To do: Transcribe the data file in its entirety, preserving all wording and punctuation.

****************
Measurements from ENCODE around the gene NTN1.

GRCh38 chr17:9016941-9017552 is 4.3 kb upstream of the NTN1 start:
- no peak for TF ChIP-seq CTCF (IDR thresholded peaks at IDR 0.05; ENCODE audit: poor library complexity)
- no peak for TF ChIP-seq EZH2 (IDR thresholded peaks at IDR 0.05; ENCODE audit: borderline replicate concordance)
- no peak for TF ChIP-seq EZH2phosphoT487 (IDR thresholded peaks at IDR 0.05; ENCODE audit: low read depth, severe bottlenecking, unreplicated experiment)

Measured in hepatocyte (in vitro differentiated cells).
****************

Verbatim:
Measurements from ENCODE around the gene NTN1.

GRCh38 chr17:9016941-9017552 is 4.3 kb upstream of the NTN1 start:
- no peak for TF ChIP-seq CTCF (IDR thresholded peaks at IDR 0.05; ENCODE audit: poor library complexity)
- no peak for TF ChIP-seq EZH2 (IDR thresholded peaks at IDR 0.05; ENCODE audit: borderline replicate concordance)
- no peak for TF ChIP-seq EZH2phosphoT487 (IDR thresholded peaks at IDR 0.05; ENCODE audit: low read depth, severe bottlenecking, unreplicated experiment)

Measured in hepatocyte (in vitro differentiated cells).